This has been another installment of Matt Ottinger's Masters of the Obvious.
Stay tuned for all the obsessive-compulsive fun of Words Have Meanings.

calliaume

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Re: Longest running game show to not have a home game
« Reply #50 on: March 04, 2019, 04:40:22 PM »
Exactly.  It would be a pretty faithful representation of the show, and couples might have enjoyed it.  Whether it's "fun" would be absolutely no different that whether the various home versions of The Newlywed Game would be "fun".
We gave a copy of the 1986 Newlywed Game to a couple who had just gotten married, and played against them and another couple (both of those couples had been together for five or six years at that point, whereas Karen and I had been together less than two).  And we stomped them - so it definitely wasn't "fun" for them.

Tattletales was already so close to TNG in format similarity that I don't know how much closer it could be for the home game without Chuck Barris' lawyers making a call.

whewfan

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Re: Longest running game show to not have a home game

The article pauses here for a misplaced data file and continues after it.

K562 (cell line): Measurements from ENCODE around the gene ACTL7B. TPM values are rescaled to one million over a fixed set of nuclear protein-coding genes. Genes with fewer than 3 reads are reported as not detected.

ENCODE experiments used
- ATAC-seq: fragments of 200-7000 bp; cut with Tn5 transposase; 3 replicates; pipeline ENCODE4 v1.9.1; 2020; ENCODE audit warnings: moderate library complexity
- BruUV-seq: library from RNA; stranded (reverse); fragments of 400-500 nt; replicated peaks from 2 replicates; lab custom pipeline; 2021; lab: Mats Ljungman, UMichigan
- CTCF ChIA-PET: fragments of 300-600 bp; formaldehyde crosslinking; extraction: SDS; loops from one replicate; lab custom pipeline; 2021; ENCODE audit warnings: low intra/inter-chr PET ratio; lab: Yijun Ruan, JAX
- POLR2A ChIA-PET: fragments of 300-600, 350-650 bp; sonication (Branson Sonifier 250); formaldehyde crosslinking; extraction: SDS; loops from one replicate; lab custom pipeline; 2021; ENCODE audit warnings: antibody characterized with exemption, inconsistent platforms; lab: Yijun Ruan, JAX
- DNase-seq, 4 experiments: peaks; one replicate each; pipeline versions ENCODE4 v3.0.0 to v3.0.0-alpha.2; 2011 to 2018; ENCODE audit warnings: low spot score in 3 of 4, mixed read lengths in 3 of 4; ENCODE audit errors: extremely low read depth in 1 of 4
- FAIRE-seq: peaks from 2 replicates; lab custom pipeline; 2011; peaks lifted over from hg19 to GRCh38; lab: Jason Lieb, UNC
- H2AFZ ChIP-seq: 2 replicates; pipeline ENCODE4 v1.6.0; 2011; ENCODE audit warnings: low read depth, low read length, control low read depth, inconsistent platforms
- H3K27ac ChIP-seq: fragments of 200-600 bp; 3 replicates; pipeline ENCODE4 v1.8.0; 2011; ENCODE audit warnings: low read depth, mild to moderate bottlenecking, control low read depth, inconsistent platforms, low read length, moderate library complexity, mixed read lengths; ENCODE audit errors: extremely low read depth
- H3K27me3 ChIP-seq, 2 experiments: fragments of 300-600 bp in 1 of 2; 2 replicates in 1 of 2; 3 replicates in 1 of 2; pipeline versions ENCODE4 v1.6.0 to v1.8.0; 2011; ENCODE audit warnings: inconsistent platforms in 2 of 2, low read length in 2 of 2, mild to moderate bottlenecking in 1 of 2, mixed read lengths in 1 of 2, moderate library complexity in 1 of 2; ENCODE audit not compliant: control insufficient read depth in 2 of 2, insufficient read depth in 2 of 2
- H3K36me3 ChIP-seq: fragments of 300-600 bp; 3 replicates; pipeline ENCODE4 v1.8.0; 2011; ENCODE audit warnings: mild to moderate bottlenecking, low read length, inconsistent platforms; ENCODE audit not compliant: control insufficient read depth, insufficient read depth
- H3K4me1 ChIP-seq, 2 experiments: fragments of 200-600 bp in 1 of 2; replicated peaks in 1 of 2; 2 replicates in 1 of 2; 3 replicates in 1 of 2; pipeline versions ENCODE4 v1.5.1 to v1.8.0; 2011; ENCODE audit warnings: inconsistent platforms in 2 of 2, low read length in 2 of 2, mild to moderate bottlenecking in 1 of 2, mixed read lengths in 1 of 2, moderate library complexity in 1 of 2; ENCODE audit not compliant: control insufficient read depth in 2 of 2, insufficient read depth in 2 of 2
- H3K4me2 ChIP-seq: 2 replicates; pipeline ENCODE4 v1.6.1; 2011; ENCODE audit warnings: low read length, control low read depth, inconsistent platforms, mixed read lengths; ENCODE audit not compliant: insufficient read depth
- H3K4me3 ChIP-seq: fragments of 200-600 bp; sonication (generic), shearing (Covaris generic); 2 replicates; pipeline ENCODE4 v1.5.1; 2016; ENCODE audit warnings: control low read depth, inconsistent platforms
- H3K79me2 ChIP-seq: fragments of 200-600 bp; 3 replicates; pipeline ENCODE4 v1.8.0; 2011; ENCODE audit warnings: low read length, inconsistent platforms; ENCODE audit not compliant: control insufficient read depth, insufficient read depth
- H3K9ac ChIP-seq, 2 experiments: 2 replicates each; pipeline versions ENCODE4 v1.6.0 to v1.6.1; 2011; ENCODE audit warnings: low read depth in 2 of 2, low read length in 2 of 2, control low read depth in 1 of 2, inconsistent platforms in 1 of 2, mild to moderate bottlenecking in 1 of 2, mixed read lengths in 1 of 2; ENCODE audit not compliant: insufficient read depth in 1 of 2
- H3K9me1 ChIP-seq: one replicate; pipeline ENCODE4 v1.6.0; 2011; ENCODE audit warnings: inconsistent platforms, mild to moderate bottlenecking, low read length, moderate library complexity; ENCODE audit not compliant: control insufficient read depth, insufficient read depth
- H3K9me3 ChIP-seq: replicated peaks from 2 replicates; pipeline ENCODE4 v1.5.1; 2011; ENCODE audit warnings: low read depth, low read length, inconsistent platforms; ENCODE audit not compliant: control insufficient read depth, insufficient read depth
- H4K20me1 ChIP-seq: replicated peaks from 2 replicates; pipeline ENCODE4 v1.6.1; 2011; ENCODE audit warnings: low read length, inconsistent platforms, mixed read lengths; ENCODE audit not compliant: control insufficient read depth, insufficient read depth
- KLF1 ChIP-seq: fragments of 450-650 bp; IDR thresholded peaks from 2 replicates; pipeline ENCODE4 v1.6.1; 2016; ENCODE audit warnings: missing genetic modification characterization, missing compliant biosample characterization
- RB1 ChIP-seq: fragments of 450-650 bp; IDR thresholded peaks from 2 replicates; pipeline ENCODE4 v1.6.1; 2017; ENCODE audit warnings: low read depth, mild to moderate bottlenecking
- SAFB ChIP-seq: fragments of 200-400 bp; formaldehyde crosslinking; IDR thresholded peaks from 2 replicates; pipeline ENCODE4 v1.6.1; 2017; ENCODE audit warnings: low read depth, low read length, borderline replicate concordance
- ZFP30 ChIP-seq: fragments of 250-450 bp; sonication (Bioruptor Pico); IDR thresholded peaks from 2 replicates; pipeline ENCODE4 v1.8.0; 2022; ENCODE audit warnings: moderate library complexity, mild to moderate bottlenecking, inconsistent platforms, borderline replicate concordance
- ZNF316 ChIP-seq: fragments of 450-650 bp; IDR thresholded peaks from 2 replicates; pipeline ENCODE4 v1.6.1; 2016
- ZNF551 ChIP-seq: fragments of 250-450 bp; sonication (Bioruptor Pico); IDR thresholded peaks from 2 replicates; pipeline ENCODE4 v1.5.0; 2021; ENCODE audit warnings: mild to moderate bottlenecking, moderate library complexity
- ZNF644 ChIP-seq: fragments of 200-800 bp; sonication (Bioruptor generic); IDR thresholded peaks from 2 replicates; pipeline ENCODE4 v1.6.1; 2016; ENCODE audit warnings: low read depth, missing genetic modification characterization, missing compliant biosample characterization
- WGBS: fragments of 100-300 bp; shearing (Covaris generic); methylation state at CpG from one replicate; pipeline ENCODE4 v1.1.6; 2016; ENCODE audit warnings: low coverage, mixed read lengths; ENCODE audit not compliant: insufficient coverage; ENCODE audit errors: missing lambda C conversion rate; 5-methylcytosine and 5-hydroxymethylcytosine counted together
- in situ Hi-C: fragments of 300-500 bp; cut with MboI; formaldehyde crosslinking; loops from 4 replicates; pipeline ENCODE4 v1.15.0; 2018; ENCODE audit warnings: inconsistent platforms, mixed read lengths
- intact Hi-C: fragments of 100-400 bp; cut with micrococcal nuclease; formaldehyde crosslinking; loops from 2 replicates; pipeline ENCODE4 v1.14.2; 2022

« Reply #51 on: March 04, 2019, 07:32:17 PM »
It's funny, I didn't really notice the similarities between Wheel and Million Dollar COAL until I got the home game of the latter. One thing I did like about Wheel's home game is that you could play the game alone, as when you chose a letter, it told you what positions the letter(s) on the board were located. If memory serves I think COAL also did that. I don't think I've ever owned the Deluxe version of Wheel, but one of my friends did. Oddly enough, he never wanted to play it, but that plastic wheel with the added on wedges... AWESOME.

I also would've liked to own the Scrabble TV game show home game. But I was much like that kid from The Middle, that tried to get people to play home games of game shows, and most of my family didn't want to play, but a few did just to humor me I guess.

I was stunned to see a home game of The Moment of Truth... who in their right mind would want to play that game, and how did the lie detector aspect work?

I never owned the Finders Keepers home game, but I saw it at stores. It basically had small boxes with small items hidden inside, and you had to pull out items until finding the item that the clue related to.... not as much fun as trashing your house!

 

That Don Guy

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Re: Longest running game show to not have a home game
« Reply #52 on: March 04, 2019, 09:30:32 PM »
I was stunned to see a home game of The Moment of Truth... who in their right mind would want to play that game, and how did the lie detector aspect work?
It comes with a "biometric lie detector." Radio Shack used to sell things like that. I assume it works similarly to how the "lie detector" on Hot Seat worked.

Jeremy Nelson

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Re: Longest running game show to not have a home game
« Reply #53 on: March 05, 2019, 09:10:23 AM »
Remote Control had a box game.
And a computer version for the Commodore 64, Apple II and IBM, if we are counting those.
...and an NES version.